Especially her employees. Especially that one employee who lives to make her laugh, who loves to see her smile, and who doesn't seem to realize that he works for a fashion designer. Does he not know? Can he not see? Is that really what he's wearing?

This fashionista is about to discover that love really is blind...

Buy from: | Barnes & Noble | iBooks | Google Play | Kobo

November 8, 2015

To Wed The Widow now in audio

To Wed The Widow is now available as an audiobook!

Available at:
Audible  |  iTunes  |  Amazon

March 26, 2015

To Tempt The Saint - The Reluctant Bride Collection

Many years ago, George St. Clair loved and lost— his heart, his faith, his future. Now, he is content to watch not-so-silently as life happens to his friends, secure in the knowledge that no woman could tempt him again. Absolutely certain that no woman is worth the risk. Confident that he is protected from the pain...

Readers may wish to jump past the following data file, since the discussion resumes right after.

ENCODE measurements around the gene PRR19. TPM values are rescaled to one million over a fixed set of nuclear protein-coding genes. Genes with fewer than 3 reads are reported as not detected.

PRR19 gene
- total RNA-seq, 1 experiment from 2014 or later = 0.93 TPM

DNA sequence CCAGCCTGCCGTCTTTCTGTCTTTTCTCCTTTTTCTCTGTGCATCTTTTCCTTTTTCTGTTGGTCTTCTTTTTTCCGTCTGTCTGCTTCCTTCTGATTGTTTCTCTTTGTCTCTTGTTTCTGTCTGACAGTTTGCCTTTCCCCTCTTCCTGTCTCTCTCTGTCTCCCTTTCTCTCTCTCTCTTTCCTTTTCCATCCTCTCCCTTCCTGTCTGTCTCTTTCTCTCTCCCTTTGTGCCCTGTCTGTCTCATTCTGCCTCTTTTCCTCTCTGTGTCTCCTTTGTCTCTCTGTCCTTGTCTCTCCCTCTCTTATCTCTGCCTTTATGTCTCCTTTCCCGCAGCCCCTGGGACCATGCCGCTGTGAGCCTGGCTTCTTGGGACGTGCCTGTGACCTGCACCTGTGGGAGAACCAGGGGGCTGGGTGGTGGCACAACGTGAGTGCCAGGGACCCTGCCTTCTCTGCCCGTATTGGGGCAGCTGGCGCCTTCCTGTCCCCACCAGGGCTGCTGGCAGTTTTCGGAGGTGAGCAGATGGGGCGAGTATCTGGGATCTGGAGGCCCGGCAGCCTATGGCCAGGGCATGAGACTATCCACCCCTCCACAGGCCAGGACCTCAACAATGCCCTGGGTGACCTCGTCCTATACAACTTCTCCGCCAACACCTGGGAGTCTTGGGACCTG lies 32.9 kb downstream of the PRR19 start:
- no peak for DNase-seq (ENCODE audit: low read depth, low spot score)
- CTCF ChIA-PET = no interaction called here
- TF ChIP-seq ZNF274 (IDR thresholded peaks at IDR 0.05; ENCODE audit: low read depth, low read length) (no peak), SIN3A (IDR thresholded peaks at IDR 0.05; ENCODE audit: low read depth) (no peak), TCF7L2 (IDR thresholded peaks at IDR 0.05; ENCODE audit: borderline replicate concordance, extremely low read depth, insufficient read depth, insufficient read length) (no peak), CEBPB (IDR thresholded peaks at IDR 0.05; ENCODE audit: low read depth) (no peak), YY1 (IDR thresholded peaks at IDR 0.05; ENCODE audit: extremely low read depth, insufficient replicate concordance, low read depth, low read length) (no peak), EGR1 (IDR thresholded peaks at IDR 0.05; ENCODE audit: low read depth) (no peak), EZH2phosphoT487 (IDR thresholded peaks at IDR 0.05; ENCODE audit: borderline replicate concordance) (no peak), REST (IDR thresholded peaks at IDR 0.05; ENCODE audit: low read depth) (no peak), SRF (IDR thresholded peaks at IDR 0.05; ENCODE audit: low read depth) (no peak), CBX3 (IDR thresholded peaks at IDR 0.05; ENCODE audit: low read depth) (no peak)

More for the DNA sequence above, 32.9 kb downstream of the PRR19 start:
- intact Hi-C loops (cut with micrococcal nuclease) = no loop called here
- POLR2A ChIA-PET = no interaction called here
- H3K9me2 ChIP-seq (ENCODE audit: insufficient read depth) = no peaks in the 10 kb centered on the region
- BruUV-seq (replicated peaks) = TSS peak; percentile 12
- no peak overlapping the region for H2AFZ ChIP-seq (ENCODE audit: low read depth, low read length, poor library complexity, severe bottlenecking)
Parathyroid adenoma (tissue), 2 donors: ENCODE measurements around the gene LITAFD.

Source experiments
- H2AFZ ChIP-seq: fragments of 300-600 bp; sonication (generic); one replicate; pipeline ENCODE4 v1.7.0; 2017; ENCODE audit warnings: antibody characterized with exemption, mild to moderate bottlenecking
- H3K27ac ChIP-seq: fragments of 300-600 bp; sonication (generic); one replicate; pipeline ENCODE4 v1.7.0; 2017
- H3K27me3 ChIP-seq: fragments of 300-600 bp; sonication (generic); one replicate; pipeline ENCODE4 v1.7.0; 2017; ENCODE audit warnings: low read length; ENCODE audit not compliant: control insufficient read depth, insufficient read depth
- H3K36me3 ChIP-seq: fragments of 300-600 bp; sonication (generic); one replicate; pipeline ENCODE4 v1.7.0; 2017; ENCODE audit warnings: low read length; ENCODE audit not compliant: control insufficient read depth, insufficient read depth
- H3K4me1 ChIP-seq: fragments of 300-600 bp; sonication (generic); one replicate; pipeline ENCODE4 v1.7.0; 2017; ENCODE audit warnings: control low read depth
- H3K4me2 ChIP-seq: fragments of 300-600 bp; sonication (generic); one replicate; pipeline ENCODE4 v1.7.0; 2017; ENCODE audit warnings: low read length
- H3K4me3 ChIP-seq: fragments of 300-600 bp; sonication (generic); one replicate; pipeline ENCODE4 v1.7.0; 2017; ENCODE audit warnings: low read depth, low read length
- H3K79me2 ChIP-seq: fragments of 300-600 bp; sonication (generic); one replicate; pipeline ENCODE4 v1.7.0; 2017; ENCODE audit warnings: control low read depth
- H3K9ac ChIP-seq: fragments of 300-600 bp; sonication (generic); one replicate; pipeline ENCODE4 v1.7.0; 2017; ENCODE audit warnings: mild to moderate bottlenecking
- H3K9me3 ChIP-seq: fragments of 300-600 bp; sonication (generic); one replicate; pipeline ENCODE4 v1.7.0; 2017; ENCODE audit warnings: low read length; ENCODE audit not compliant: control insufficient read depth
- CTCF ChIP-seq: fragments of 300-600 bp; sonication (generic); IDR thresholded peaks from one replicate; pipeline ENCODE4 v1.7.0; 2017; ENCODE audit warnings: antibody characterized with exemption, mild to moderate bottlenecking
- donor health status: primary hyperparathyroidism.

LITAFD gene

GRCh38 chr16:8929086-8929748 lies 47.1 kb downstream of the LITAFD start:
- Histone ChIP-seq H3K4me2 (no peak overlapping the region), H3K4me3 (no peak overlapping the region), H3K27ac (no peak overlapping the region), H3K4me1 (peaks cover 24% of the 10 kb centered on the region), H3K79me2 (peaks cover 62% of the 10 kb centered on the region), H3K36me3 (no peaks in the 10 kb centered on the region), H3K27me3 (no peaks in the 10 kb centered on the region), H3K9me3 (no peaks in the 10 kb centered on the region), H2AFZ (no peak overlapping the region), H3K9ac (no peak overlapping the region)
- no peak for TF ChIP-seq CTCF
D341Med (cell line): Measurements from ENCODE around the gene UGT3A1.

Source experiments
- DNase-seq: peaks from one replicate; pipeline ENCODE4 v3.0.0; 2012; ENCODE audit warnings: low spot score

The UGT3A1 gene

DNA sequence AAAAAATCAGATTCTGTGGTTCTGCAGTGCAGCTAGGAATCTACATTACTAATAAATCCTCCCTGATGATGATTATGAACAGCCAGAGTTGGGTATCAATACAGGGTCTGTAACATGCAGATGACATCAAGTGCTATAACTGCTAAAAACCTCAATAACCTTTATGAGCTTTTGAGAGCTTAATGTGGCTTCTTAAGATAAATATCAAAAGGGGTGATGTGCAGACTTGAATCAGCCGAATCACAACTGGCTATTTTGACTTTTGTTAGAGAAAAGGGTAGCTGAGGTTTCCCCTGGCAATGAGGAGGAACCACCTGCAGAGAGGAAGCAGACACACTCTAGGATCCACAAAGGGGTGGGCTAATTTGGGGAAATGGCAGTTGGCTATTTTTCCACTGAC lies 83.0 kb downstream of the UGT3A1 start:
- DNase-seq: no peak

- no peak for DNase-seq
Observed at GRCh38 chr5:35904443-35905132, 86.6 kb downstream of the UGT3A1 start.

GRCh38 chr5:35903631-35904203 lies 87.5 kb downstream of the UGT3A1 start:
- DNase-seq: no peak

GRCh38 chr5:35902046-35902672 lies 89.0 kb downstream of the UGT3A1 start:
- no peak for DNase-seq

Honora Kempe lost everything after her fall from grace— her family, her life, a future. Now, Hell hath no fury like a disgraced vicar's daughter and she is determined to get back what was hers. By hook or by crook. Man by man. Lie by lie. Until one man makes her wonder if love really can heal all pain. And if too late really is too late...

Coming this Tuesday and available for preorder at:

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BUT! I said I would be giving away advanced copies of this book and now they're here! As a thank you to my family, friends, and fans for the last (almost) 3 years, I have made available now 30 free copies of To Tempt The Saint at my ebook store. Go get 'em because they won't last long!  They're gone.

And, again and really, thank you. Eight books and two series in three years, and it's been better than I could have ever imagined.